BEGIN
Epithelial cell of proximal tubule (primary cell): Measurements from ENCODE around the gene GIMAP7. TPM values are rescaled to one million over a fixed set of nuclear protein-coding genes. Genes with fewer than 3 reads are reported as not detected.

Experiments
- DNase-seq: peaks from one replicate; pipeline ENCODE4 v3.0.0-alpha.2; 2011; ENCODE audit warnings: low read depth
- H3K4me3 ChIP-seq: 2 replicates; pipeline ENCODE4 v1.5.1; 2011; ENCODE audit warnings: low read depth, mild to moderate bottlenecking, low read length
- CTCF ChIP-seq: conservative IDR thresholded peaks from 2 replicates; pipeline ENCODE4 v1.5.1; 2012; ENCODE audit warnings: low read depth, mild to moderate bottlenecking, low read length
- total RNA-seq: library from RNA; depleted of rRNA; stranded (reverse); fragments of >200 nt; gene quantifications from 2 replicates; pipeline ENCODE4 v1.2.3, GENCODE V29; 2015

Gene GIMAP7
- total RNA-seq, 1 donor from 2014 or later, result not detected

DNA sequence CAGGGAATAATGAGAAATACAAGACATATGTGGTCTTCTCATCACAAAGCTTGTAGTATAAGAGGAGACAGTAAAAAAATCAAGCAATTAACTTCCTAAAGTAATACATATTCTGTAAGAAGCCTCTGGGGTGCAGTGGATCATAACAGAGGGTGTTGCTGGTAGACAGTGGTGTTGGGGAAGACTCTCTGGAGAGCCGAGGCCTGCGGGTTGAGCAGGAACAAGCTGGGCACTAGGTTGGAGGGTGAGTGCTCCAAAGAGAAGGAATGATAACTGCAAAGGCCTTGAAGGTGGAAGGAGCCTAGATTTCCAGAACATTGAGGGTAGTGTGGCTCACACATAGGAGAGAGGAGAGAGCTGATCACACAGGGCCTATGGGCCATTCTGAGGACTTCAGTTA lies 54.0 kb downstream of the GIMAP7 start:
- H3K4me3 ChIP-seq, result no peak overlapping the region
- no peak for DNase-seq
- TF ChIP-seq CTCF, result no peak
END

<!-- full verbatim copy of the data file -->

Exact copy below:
Epithelial cell of proximal tubule (primary cell): Measurements from ENCODE around the gene GIMAP7. TPM values are rescaled to one million over a fixed set of nuclear protein-coding genes. Genes with fewer than 3 reads are reported as not detected.

Experiments
- DNase-seq: peaks from one replicate; pipeline ENCODE4 v3.0.0-alpha.2; 2011; ENCODE audit warnings: low read depth
- H3K4me3 ChIP-seq: 2 replicates; pipeline ENCODE4 v1.5.1; 2011; ENCODE audit warnings: low read depth, mild to moderate bottlenecking, low read length
- CTCF ChIP-seq: conservative IDR thresholded peaks from 2 replicates; pipeline ENCODE4 v1.5.1; 2012; ENCODE audit warnings: low read depth, mild to moderate bottlenecking, low read length
- total RNA-seq: library from RNA; depleted of rRNA; stranded (reverse); fragments of >200 nt; gene quantifications from 2 replicates; pipeline ENCODE4 v1.2.3, GENCODE V29; 2015

Gene GIMAP7
- total RNA-seq, 1 donor from 2014 or later, result not detected

DNA sequence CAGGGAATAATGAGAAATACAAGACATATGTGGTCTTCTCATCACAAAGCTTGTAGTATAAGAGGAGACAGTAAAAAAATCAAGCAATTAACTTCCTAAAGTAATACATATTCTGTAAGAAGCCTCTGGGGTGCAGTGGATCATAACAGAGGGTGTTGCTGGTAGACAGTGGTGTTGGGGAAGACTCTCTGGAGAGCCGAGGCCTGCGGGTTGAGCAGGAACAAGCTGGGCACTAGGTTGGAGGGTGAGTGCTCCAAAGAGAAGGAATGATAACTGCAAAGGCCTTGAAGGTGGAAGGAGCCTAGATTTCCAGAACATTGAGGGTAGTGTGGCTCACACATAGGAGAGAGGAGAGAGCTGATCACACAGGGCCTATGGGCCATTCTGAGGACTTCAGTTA lies 54.0 kb downstream of the GIMAP7 start:
- H3K4me3 ChIP-seq, result no peak overlapping the region
- no peak for DNase-seq
- TF ChIP-seq CTCF, result no peak